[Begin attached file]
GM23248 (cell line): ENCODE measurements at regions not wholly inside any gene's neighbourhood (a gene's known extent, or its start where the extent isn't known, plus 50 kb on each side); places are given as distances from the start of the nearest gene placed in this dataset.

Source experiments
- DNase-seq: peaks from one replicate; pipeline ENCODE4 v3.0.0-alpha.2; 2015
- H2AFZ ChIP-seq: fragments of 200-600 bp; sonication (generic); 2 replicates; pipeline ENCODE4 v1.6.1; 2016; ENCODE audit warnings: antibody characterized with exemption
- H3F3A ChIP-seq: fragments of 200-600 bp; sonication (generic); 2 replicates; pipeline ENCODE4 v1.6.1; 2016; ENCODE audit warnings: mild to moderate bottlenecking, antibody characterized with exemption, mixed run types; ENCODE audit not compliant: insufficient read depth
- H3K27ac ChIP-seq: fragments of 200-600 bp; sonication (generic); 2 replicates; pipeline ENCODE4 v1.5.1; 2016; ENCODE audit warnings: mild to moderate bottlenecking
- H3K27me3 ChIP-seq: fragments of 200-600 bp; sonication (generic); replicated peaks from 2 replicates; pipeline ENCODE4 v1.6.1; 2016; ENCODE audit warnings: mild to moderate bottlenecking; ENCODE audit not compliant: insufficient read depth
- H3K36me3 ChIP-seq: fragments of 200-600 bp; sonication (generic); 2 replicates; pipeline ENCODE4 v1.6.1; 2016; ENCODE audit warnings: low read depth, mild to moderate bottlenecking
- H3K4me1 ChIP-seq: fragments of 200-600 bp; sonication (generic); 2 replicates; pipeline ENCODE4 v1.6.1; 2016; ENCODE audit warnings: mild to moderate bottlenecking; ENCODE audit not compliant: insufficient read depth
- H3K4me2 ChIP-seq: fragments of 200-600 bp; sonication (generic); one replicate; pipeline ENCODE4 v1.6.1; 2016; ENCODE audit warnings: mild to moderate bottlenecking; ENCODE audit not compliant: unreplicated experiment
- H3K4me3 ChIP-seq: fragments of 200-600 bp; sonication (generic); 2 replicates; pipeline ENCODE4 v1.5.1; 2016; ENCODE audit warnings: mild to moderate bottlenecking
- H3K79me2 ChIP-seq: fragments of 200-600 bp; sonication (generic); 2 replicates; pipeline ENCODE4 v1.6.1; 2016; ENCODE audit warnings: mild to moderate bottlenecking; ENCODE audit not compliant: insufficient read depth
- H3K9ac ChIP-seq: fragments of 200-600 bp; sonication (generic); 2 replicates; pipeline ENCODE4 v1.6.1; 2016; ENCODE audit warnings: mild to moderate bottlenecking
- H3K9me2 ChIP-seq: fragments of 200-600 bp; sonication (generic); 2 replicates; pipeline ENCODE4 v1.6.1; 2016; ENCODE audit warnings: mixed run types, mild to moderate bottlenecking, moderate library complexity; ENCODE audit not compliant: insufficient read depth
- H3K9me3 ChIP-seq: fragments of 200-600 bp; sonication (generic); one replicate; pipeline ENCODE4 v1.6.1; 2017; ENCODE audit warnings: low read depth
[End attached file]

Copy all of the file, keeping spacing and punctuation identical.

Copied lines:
GM23248 (cell line): ENCODE measurements at regions not wholly inside any gene's neighbourhood (a gene's known extent, or its start where the extent isn't known, plus 50 kb on each side); places are given as distances from the start of the nearest gene placed in this dataset.

Source experiments
- DNase-seq: peaks from one replicate; pipeline ENCODE4 v3.0.0-alpha.2; 2015
- H2AFZ ChIP-seq: fragments of 200-600 bp; sonication (generic); 2 replicates; pipeline ENCODE4 v1.6.1; 2016; ENCODE audit warnings: antibody characterized with exemption
- H3F3A ChIP-seq: fragments of 200-600 bp; sonication (generic); 2 replicates; pipeline ENCODE4 v1.6.1; 2016; ENCODE audit warnings: mild to moderate bottlenecking, antibody characterized with exemption, mixed run types; ENCODE audit not compliant: insufficient read depth
- H3K27ac ChIP-seq: fragments of 200-600 bp; sonication (generic); 2 replicates; pipeline ENCODE4 v1.5.1; 2016; ENCODE audit warnings: mild to moderate bottlenecking
- H3K27me3 ChIP-seq: fragments of 200-600 bp; sonication (generic); replicated peaks from 2 replicates; pipeline ENCODE4 v1.6.1; 2016; ENCODE audit warnings: mild to moderate bottlenecking; ENCODE audit not compliant: insufficient read depth
- H3K36me3 ChIP-seq: fragments of 200-600 bp; sonication (generic); 2 replicates; pipeline ENCODE4 v1.6.1; 2016; ENCODE audit warnings: low read depth, mild to moderate bottlenecking
- H3K4me1 ChIP-seq: fragments of 200-600 bp; sonication (generic); 2 replicates; pipeline ENCODE4 v1.6.1; 2016; ENCODE audit warnings: mild to moderate bottlenecking; ENCODE audit not compliant: insufficient read depth
- H3K4me2 ChIP-seq: fragments of 200-600 bp; sonication (generic); one replicate; pipeline ENCODE4 v1.6.1; 2016; ENCODE audit warnings: mild to moderate bottlenecking; ENCODE audit not compliant: unreplicated experiment
- H3K4me3 ChIP-seq: fragments of 200-600 bp; sonication (generic); 2 replicates; pipeline ENCODE4 v1.5.1; 2016; ENCODE audit warnings: mild to moderate bottlenecking
- H3K79me2 ChIP-seq: fragments of 200-600 bp; sonication (generic); 2 replicates; pipeline ENCODE4 v1.6.1; 2016; ENCODE audit warnings: mild to moderate bottlenecking; ENCODE audit not compliant: insufficient read depth
- H3K9ac ChIP-seq: fragments of 200-600 bp; sonication (generic); 2 replicates; pipeline ENCODE4 v1.6.1; 2016; ENCODE audit warnings: mild to moderate bottlenecking
- H3K9me2 ChIP-seq: fragments of 200-600 bp; sonication (generic); 2 replicates; pipeline ENCODE4 v1.6.1; 2016; ENCODE audit warnings: mixed run types, mild to moderate bottlenecking, moderate library complexity; ENCODE audit not compliant: insufficient read depth
- H3K9me3 ChIP-seq: fragments of 200-600 bp; sonication (generic); one replicate; pipeline ENCODE4 v1.6.1; 2017; ENCODE audit warnings: low read depth